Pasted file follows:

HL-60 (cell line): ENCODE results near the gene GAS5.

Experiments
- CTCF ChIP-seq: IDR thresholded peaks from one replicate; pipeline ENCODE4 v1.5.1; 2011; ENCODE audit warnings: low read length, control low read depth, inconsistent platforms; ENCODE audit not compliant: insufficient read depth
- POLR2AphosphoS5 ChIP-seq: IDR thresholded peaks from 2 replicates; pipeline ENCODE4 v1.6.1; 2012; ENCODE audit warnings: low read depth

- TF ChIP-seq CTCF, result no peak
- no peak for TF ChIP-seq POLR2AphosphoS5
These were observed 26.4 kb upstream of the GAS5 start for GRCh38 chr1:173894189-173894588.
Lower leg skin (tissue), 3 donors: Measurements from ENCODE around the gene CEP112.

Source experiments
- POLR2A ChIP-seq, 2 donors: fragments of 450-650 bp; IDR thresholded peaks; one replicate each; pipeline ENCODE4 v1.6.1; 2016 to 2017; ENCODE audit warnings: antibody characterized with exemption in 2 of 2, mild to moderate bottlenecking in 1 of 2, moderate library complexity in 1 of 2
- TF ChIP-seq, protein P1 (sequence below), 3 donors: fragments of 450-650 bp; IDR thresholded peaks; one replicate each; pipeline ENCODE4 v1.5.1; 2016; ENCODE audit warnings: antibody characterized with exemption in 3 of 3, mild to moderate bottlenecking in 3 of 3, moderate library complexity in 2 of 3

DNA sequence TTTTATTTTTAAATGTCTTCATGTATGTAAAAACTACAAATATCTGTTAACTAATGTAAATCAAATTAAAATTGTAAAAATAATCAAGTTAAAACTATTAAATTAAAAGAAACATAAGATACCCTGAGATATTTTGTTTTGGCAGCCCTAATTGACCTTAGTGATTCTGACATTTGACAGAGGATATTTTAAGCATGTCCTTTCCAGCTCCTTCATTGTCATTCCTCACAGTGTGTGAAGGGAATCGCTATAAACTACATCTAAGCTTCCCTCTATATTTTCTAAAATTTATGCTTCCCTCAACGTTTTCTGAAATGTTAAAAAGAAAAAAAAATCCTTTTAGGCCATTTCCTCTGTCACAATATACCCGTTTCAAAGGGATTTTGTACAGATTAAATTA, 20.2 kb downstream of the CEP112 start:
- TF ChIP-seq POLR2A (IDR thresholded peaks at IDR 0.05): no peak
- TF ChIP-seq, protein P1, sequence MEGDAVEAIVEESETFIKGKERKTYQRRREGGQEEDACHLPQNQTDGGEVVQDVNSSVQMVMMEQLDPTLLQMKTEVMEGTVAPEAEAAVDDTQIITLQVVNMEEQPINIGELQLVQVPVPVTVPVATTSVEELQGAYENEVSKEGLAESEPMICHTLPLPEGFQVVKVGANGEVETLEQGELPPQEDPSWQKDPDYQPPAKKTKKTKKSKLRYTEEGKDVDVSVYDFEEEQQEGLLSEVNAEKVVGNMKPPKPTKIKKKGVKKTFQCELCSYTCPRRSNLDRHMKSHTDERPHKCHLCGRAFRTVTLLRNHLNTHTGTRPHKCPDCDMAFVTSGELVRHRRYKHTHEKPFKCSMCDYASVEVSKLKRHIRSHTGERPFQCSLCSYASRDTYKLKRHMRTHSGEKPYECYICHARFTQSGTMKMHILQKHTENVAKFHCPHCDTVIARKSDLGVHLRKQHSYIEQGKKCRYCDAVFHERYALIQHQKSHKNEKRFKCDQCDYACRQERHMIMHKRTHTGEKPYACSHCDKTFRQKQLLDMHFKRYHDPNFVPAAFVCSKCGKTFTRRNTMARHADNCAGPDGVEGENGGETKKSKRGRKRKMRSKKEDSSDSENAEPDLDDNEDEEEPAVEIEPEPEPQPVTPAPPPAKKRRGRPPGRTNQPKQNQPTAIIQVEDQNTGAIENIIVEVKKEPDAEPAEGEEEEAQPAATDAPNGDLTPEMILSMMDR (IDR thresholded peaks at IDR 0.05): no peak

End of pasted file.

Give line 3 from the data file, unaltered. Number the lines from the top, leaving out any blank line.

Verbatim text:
- CTCF ChIP-seq: IDR thresholded peaks from one replicate; pipeline ENCODE4 v1.5.1; 2011; ENCODE audit warnings: low read length, control low read depth, inconsistent platforms; ENCODE audit not compliant: insufficient read depth